It takes a certain amount of panache to walk up to an airline counter and request a ticket for a flight departing in less than twenty minutes; probably more than most of us possess. The girl I saw make such a request had panache to spare, supplemented in no small part by a magnificently fluffy magenta vest and a silver and red pom-pom hat that would have made an alpaca jealous. It didn’t hurt that she used her full business voice and seemed to know exactly what she wanted. In fact, though judging by her clothes and the stickers on her roller-bag, Ms. Magenta-Vest was probably no more than nineteen, she accomplished her considerable feat by affecting the composure and unflinching politeness of a much older woman. She made her request clearly and using few words; while she was extremely specific about which flight she wanted and what she was going to do with her bags, she seemed deliberately vague about other things, for instance where she wanted to sit on the plane.
I don’t think the man behind the counter really intended to give Ms. Magenta-Vest the ticket at first, no matter how much she was willing to pay for it. But she kept asking for nearly three minutes, rephrasing her request first one way, then another, varying its words without changing its sentiment or her clear, polite tone. I can’t imagine it must have been easy for her to remain so calm even as she watched the minutes tick by before her flight took off. Indeed, as soon as she had her ticket in hand and had seen her roller-bag safely tagged and sent away, she turned tail and ran headlong down the concourse towards the TSA checkpoint, her quilted paisley handbag bouncing along at her side. And yet, so long as she was engaged in her game of bargaining, she retained her air of unflappable calm.
There is perhaps a lesson to be taken from how Ms. Magenta-Vest argued her case, one which can be applied to arguments of any kind, on paper as much as in person. First, remember who you are talking to and what tone will best convince them of your point. If Ms. Magenta-Vest had spoken like an average nineteen year-old, whether blustering at the airline agent or acting as anxious as she quite possibly was, the agent would probably have denied her request without a second thought. It was by assuming an air of respectability and composure that she brought the agent to her side from the very first. Likewise, when we write, we frame our argument in terms that other scholars are familiar with in order to signal to them that we are capable of engaging with them on their own terms. We thus earn their respect before we even properly begin our argument. We use the language of scholarship to buy credibility that we might never have if we wrote as informally as we speak.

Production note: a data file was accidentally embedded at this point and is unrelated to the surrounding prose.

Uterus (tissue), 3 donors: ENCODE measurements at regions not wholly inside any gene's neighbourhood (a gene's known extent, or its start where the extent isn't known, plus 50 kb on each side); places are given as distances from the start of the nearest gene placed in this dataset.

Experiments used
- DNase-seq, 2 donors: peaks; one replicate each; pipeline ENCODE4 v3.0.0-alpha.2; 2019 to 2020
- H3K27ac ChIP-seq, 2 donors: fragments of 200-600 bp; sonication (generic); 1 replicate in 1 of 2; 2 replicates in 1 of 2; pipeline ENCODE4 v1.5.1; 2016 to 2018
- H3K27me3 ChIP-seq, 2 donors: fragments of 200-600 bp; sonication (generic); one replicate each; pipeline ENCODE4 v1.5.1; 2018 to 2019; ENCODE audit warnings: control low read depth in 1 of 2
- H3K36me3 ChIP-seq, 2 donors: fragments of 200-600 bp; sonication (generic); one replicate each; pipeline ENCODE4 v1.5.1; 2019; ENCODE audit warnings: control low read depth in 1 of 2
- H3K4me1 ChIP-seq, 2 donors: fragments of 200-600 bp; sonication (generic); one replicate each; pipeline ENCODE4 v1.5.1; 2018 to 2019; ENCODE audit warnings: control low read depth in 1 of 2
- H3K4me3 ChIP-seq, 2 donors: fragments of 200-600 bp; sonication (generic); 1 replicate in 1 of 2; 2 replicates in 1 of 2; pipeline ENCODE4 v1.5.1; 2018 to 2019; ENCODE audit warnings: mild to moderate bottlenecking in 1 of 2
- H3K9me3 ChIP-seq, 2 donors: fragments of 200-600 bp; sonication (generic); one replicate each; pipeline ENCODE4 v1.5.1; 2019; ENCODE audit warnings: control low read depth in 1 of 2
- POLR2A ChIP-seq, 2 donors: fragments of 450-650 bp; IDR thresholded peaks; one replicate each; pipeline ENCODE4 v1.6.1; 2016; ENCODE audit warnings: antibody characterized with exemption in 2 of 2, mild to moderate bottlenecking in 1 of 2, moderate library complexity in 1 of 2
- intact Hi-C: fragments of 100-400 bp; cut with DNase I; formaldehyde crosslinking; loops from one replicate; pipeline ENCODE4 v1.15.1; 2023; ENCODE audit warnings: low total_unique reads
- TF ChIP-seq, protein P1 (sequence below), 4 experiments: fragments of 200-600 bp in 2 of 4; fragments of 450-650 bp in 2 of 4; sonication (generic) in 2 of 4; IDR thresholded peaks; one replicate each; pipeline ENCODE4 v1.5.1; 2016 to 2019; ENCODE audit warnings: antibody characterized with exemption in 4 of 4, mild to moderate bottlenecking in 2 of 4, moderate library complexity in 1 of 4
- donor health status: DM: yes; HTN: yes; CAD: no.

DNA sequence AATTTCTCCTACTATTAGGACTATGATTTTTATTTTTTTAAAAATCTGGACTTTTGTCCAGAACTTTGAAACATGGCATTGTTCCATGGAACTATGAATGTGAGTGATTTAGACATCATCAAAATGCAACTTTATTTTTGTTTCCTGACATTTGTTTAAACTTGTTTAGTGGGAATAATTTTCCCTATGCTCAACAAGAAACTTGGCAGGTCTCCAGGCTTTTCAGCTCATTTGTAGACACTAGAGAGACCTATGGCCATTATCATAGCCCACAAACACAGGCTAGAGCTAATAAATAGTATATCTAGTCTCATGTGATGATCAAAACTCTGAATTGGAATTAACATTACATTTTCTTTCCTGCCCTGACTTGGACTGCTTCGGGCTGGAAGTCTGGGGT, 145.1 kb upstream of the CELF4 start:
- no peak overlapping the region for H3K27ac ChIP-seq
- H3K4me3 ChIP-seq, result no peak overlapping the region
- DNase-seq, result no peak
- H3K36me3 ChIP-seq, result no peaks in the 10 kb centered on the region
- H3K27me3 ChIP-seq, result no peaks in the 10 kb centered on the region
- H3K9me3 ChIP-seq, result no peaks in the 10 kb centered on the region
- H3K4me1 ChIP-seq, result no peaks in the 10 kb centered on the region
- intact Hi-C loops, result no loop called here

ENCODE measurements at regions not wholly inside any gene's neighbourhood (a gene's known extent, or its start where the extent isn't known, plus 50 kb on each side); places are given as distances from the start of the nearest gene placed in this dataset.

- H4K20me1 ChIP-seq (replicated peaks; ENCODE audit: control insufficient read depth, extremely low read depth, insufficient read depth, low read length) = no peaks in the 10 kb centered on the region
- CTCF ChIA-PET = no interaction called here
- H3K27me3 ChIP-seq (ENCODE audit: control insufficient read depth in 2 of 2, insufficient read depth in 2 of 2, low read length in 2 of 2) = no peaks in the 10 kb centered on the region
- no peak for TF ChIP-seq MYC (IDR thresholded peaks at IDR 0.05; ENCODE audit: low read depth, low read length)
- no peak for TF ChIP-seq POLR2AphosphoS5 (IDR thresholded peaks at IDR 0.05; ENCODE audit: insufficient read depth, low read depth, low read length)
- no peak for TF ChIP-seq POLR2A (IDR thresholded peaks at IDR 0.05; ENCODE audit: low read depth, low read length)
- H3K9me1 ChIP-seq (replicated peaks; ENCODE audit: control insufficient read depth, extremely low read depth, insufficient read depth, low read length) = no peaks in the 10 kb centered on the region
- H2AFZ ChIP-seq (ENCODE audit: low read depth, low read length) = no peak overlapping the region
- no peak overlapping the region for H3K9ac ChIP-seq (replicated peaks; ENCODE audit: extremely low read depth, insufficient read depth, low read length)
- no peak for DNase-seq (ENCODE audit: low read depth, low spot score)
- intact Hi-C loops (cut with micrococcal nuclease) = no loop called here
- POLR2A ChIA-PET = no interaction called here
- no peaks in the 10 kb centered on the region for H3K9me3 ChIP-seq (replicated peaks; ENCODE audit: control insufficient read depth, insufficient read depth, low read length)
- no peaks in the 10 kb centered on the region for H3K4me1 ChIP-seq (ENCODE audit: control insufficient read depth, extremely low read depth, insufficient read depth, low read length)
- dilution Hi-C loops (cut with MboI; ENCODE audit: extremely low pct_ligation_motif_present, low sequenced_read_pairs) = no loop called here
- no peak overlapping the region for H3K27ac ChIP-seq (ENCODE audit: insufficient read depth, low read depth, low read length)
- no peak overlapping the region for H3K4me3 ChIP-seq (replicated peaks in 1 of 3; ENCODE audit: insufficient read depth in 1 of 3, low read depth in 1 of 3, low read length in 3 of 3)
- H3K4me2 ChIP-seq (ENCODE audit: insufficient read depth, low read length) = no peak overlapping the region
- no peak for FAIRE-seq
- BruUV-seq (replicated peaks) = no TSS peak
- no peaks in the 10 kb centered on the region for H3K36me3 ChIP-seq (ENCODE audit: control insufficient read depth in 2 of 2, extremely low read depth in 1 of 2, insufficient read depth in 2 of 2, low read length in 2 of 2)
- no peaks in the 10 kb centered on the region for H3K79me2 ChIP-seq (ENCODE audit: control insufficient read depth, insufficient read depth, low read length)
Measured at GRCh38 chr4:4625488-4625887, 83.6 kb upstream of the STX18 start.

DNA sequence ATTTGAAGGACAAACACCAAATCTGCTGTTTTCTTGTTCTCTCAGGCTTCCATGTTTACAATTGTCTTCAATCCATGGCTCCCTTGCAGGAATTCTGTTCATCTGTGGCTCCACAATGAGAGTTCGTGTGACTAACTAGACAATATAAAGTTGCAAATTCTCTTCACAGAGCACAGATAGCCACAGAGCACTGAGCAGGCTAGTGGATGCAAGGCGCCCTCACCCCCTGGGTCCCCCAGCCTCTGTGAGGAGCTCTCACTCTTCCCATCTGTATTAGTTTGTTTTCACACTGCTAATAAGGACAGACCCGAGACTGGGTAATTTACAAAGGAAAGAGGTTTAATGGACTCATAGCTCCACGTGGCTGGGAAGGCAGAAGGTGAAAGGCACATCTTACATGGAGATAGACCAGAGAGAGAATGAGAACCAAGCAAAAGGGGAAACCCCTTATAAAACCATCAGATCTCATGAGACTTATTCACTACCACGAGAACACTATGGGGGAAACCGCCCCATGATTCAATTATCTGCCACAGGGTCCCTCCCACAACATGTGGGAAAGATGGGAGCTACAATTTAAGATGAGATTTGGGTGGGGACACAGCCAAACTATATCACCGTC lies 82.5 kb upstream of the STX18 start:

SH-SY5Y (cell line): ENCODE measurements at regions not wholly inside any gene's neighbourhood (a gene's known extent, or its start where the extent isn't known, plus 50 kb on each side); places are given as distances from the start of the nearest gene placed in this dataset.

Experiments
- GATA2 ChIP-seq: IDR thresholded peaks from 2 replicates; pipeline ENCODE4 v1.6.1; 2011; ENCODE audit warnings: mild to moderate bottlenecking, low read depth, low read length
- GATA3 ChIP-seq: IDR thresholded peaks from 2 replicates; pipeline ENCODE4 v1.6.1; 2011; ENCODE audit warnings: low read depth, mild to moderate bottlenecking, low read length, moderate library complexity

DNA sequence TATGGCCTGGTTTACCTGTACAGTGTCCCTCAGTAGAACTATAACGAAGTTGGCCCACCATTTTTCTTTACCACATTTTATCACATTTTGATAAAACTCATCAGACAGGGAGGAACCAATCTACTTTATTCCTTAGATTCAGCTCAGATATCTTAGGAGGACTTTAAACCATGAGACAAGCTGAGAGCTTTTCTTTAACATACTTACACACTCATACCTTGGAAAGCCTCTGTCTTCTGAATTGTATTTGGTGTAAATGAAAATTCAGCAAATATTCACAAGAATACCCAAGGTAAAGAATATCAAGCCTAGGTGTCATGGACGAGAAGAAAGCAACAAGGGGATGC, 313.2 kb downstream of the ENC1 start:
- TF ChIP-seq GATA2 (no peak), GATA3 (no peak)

It is equally important to take care in defining the scope of one’s argument. If Ms. Magenta-Vest had been as specific about where she wanted to sit as she was about where she was about the flight she wanted, it is likely that the agent would have denied her request altogether, arguing (probably quite rightly) that what she was asking was impossible. But by choosing her battles with care, and being very clear from the first about what she was not asking for, she headed off most of the agent’s objections before they arose. Similarly, if we try to argue everything at once in an essay, we are sure to fail, and our argument will invariably be dismissed without further thought. But if we are willing to argue only a well-delineated point, one within the scope of our own capabilities, we are far more likely to succeed. This is not to say we cannot make piercing insights in our writing, occasionally asking the audience to accept the nearly impossible as possible, just as Ms. Magenta-Vest did to such great effect. Only, such requests had best be occasional, ideally a single part in a well-worked-out argument, introduced with suitable formality, or else it is likely they will fail to achieve the desired effect.
And of course, it helps to have a certain amount of panache. I don’t know if Ms. Magenta-Vest made her flight, but I suspect she did. If she could talk her way to a ticket with less than half an hour to spare, I have full confidence that, with her neon-and-paisley ensemble to buoy her confidence, she could talk her way to the front of a TSA line in no time. While in any argument it’s important to know who you’re talking to and know your scope, it never hurts to pack a little something extra, preferably in bright colors, just to seal the deal.
–Isabella Khan ’21